• Hominoid phylogeny;
  • Molecular evolution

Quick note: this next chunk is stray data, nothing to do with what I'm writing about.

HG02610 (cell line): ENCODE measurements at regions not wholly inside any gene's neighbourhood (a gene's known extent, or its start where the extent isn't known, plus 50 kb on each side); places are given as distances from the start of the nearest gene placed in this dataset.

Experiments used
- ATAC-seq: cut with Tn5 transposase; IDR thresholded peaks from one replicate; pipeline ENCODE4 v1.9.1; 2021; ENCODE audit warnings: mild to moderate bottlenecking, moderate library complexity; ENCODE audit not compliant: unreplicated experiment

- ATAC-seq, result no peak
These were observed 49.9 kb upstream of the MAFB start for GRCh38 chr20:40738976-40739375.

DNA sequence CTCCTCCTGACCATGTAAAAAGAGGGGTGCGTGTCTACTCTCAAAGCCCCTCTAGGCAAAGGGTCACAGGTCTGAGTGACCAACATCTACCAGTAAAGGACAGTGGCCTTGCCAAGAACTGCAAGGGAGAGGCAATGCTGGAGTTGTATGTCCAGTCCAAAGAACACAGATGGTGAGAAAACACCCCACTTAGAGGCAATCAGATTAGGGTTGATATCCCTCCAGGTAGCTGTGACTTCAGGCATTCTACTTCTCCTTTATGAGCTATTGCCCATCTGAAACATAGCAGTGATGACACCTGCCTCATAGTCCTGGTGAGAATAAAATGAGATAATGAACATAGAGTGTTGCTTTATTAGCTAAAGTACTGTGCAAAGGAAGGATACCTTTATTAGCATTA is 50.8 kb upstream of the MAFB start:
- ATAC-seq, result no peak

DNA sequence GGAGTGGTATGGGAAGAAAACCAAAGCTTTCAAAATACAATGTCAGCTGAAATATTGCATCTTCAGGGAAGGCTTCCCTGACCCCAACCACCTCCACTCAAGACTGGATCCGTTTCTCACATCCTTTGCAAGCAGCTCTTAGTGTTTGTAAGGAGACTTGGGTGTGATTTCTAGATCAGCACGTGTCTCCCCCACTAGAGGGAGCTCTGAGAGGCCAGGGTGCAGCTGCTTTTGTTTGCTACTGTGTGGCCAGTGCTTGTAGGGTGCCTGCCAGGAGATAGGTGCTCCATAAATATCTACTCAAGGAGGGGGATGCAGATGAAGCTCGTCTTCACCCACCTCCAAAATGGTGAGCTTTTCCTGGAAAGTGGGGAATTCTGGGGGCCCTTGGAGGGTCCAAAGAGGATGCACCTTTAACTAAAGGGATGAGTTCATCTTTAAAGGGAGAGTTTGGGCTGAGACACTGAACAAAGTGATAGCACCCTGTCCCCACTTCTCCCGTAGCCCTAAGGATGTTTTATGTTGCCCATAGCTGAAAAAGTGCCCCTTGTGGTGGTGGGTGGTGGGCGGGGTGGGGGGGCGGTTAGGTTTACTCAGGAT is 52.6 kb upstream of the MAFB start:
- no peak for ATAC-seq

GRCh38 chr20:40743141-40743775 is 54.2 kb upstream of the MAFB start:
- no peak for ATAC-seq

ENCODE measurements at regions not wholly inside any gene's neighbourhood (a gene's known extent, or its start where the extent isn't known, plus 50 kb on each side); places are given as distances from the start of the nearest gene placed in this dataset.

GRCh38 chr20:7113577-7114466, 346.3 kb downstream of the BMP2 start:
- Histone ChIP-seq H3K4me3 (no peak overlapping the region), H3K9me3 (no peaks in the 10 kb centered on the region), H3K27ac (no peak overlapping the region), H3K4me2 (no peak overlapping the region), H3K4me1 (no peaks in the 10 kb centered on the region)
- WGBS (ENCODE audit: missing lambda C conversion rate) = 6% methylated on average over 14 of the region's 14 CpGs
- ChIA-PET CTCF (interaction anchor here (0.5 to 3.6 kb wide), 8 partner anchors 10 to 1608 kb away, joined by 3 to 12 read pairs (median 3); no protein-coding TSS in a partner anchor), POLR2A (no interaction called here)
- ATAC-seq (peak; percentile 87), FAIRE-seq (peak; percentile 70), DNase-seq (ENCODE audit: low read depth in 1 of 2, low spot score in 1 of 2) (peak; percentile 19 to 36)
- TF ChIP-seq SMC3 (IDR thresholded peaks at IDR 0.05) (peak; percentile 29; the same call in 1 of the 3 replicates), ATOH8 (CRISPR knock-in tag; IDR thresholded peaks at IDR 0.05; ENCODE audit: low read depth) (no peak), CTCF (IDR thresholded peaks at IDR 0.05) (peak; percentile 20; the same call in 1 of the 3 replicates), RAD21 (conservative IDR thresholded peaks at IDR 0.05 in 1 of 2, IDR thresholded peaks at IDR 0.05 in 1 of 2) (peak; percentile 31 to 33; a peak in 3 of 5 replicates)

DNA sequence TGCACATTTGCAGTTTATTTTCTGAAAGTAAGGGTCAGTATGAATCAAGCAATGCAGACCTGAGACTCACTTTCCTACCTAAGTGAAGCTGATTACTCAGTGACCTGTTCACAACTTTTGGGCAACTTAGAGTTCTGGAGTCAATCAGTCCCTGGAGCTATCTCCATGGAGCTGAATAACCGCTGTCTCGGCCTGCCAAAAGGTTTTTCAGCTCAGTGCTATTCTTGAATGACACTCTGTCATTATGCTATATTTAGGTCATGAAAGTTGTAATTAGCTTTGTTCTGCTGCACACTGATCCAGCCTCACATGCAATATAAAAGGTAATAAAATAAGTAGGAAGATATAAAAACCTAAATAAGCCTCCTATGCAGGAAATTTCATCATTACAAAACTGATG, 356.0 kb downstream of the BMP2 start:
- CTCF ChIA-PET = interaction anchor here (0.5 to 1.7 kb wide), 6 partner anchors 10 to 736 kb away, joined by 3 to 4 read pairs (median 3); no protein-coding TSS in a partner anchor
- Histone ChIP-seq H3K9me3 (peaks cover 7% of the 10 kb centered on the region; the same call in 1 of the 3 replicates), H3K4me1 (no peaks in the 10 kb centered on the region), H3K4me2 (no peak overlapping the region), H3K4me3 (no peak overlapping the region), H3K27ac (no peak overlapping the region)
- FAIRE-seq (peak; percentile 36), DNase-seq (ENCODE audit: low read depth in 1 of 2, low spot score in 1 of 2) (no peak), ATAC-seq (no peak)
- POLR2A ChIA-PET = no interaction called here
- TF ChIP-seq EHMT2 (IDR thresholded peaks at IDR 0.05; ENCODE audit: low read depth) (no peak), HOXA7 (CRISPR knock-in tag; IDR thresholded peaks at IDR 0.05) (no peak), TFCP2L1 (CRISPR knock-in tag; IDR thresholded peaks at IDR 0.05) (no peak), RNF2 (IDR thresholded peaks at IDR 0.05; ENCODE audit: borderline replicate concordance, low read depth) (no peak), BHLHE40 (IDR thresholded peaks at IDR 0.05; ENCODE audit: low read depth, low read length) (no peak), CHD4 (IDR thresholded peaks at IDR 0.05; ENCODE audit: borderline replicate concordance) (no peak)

Molecular approaches to primate evolutionary relationships have been in use for 25 years. Recent advances in nucleic acid technology have permitted increasing resolution in assessing the topology and timing of primate phylogeny. The basics of these new approaches and their possibilities and limitations are set forth in reference to hominoid evolution. Specific reference is made to recent research involving DNA-DNA liquid hybridization, restriction mapping, and nucleic acid sequencing. These approaches are unanimous in establishing an African ape-human clade within the hominoids; orangutans share a more recent common ancestor with this clade than does the gibbon. Present data on the form of the tree uniting chimps, gorilla, and human are not compelling. Currently, it appears somewhat more likely that chimps and humans shared a most recent common ancestor, but a strong case can be made for a tree that joins chimp and gorilla. The tree uniting humans and gorillas cannot be disregarded. For present purposes, a trifurcation, though probably not literally correct, is a reasonable reconstruction. Molecular information is proving especially useful in setting the time frame for hominoid evolution as well as drastically limiting the number of trees that can be reasonably entertained. As the technology becomes more sophisticated, it can be hoped that the ability to discriminate between trees will increase. It will be necessary to maintain a continuing dialogue between morphological and molecular biologists to insure cross-fertilization of ideas about hominoid relations.